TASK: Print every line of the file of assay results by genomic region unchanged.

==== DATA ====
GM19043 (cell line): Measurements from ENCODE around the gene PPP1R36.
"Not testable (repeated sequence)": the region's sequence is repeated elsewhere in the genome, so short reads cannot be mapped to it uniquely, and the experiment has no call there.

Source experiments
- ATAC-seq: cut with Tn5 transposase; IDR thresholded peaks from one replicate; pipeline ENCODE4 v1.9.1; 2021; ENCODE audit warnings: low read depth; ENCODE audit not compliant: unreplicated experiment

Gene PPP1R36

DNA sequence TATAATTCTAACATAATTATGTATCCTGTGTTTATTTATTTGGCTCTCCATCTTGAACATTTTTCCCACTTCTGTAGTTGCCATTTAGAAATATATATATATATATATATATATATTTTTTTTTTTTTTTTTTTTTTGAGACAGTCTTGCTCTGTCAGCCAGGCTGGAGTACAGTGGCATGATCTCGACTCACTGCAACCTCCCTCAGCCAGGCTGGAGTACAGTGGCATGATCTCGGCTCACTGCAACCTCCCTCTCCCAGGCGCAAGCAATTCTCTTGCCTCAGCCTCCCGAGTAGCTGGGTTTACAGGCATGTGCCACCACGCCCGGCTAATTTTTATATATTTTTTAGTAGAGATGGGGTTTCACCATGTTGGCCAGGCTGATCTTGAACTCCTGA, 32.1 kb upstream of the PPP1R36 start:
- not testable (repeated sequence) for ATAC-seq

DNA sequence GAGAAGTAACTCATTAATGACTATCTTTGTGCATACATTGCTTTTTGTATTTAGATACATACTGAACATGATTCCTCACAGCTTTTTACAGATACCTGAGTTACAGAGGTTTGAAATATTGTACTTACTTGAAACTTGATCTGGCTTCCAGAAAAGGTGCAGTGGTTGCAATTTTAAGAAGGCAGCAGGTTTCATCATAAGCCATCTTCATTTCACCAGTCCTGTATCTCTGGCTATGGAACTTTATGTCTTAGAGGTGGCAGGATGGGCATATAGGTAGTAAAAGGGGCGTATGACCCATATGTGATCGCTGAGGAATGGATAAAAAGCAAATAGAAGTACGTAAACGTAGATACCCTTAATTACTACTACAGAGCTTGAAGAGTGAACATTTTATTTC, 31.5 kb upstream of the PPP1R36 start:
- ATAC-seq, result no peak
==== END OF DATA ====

GM19043 (cell line): Measurements from ENCODE around the gene PPP1R36.
"Not testable (repeated sequence)": the region's sequence is repeated elsewhere in the genome, so short reads cannot be mapped to it uniquely, and the experiment has no call there.

Source experiments
- ATAC-seq: cut with Tn5 transposase; IDR thresholded peaks from one replicate; pipeline ENCODE4 v1.9.1; 2021; ENCODE audit warnings: low read depth; ENCODE audit not compliant: unreplicated experiment

Gene PPP1R36

DNA sequence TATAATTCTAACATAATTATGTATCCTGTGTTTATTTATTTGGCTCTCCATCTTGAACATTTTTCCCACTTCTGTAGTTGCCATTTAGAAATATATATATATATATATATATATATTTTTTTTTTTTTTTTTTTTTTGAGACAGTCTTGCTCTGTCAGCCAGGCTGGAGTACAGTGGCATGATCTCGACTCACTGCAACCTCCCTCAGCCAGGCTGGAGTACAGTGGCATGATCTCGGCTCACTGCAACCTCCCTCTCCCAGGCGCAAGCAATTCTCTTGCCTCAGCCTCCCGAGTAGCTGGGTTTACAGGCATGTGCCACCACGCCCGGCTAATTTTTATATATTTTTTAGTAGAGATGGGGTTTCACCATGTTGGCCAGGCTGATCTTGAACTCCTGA, 32.1 kb upstream of the PPP1R36 start:
- not testable (repeated sequence) for ATAC-seq

DNA sequence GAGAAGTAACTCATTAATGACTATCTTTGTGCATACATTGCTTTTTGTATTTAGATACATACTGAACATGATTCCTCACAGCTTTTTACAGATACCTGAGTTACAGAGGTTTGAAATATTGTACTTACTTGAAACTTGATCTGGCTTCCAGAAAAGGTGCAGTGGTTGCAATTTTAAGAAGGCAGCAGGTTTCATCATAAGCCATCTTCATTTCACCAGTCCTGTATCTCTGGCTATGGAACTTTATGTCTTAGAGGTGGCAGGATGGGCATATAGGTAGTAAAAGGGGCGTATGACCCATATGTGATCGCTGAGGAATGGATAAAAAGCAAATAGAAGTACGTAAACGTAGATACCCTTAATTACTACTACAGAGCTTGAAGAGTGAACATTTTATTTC, 31.5 kb upstream of the PPP1R36 start:
- ATAC-seq, result no peak